When Michael Almereyda was invited by Sam Shepard to make a documentary of the staging of his new play, The Late Henry Moss, he probably figured he’d be collecting combat pay. The cast, after all, included such notorious hellions as Sean Penn, Nick Nolte, and Woody Harrelson, and Shepard himself isn’t known as Mr. Congeniality. But Almereyda had earlier directed Shepard as the Ghost in his film of Hamlet; his moviemaking career, which also includes such zilch-budget wonders as Twister (not the disaster pic), Another Girl Another Planet, and the Pixelvision vampire comedy Nadja, isn’t exactly mainstream. Maybe Shepard, who directed the San Francisco production in the fall of 2000, felt a kinship. In any event, Almereyda was given full access to the rehearsal process, and the result is This So-Called Disaster (at Film Forum), a must-see for Shepard devotees. He even gets Shepard to sit in a rocking chair on his porch and describe at length the miserable relationship he had with his alcoholic father.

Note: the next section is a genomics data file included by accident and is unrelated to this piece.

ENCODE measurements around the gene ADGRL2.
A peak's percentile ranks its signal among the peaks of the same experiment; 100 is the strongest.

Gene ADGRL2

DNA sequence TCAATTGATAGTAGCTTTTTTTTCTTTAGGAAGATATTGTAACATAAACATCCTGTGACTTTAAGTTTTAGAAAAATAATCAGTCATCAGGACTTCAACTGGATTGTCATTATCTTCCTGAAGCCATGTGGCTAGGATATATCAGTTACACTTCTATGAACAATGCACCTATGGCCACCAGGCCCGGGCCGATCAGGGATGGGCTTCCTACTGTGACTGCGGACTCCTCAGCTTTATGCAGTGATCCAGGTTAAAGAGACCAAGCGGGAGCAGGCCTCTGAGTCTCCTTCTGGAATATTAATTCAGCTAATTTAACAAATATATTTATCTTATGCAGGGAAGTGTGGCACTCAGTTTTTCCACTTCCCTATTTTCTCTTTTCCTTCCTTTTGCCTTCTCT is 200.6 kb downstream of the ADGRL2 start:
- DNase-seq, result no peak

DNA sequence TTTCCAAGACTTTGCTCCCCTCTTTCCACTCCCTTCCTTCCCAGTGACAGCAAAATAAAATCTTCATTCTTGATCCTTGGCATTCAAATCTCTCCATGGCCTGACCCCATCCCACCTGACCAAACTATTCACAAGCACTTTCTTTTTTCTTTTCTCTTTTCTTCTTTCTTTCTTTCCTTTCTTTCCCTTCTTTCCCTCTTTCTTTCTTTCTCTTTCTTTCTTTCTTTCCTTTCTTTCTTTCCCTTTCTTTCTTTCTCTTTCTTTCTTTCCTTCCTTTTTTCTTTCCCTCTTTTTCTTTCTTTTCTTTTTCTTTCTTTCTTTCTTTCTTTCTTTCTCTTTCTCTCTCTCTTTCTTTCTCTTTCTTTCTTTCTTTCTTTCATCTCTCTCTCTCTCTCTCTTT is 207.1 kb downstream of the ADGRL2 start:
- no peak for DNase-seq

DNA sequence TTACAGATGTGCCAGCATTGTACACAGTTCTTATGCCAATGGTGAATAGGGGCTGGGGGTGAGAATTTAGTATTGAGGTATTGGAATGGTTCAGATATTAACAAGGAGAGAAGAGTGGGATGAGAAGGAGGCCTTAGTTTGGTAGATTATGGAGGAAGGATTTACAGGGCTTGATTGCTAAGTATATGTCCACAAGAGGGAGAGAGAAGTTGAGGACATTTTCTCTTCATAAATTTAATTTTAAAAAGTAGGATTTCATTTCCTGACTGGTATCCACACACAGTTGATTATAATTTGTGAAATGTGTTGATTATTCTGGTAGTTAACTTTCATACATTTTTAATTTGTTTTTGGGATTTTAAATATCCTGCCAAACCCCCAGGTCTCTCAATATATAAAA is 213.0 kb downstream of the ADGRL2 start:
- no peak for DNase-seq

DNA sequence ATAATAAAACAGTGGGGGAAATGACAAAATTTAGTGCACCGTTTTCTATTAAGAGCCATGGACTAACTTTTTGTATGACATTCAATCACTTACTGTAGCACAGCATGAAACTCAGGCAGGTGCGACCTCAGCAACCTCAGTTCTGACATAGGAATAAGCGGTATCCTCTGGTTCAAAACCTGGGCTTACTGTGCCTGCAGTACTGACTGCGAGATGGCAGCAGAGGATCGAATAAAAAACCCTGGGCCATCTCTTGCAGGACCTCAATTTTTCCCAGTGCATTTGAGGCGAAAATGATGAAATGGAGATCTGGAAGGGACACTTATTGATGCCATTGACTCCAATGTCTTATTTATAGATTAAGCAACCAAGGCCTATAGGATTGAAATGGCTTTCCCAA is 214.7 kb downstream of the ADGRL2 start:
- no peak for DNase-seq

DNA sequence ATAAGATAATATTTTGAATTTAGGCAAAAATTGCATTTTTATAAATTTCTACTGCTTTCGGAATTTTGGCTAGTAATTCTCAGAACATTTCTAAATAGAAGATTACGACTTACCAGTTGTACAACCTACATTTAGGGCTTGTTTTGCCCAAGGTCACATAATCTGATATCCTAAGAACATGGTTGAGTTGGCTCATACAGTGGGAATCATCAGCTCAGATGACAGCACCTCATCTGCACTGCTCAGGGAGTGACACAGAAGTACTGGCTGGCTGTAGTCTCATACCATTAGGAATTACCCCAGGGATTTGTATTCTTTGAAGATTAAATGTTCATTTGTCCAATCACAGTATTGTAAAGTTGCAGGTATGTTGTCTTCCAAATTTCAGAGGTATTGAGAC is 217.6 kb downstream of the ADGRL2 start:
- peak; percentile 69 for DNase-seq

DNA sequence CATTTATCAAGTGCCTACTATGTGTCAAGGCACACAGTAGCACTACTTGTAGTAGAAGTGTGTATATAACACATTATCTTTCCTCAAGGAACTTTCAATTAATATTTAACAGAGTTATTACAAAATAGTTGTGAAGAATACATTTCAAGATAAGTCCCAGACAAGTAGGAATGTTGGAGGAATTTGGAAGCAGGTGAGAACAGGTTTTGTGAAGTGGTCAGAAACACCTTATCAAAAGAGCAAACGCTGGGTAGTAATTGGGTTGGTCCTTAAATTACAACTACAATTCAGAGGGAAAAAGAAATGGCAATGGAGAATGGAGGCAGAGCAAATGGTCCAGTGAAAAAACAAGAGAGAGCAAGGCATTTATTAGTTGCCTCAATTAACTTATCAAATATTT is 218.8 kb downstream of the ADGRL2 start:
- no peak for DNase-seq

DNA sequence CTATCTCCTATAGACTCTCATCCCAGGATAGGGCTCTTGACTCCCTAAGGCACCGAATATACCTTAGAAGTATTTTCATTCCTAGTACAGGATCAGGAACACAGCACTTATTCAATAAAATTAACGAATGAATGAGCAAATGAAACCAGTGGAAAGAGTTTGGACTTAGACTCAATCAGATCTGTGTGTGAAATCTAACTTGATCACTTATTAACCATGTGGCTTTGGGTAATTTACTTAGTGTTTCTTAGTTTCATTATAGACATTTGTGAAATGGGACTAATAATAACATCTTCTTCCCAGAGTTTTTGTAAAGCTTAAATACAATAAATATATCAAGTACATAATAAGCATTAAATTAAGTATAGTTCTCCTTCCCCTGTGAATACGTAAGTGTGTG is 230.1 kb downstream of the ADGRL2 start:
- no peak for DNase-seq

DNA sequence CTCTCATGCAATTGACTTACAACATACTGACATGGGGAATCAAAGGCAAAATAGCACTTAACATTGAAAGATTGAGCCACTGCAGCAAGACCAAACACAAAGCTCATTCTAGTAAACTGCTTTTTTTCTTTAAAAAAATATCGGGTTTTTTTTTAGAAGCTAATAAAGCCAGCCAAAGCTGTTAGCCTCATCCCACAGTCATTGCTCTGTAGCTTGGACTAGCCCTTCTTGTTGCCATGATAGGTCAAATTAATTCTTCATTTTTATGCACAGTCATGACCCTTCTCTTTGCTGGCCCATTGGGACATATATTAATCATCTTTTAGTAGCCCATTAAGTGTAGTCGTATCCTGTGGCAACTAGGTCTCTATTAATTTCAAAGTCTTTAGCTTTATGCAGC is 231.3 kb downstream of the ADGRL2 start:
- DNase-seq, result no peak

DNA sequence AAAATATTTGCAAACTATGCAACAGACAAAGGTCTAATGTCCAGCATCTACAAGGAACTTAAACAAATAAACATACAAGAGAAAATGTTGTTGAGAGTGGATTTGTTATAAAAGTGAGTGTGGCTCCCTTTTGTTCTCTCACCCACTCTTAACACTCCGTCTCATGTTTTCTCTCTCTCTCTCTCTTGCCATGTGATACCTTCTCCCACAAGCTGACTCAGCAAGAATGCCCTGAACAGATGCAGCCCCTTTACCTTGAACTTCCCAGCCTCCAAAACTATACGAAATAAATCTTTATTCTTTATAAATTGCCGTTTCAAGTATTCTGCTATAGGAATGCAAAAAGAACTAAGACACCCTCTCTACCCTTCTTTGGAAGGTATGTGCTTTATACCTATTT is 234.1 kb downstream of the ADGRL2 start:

Although his plays are famous for their feral, warring brothers, as in True West, Shepard, it turns out, grew up with two sisters. His primal connection, as he confides in his slow, uninflected voice, was with his father, who began to fall apart when Shepard was in his early teens. The snapshots we are shown of his father as a young man in crisp military uniform stand in brutal contrast to the raggedy older man who, as Shepard tells us, once had to be pulled from the audience of Buried Child because he was ranting that his son was falsifying family history.
Shepard began writing The Late Henry Moss after his father died, in 1984, and took more than ten years to finish. The central character, played here by James Gammon, is a dissolute father who is dead but doesn’t know it. Whatever its merits as theater, Henry Moss clearly issues from as personal a zone of rage and sorrow as O’Neill’s Long Day’s Journey Into Night. In his asides to the cast, as well as to Almereyda, Shepard is careful not to play up the psychodrama angle; he says simply that this was a story he had to tell, that his intention was not to make a Xerox of his life. But Penn, who plays an estranged brother opposite Nolte, knows in his bones what’s at stake: “Whatever he [Shepard] lived through to write this,” Penn tells Almereyda, “is worse than anything I can feel.” Sitting beside him, the playwright offers up a thin smile of assent.
“This So-Called Disaster has a tabloid-TV appeal: We want to see if these volatile performers get on each other’s nerves.”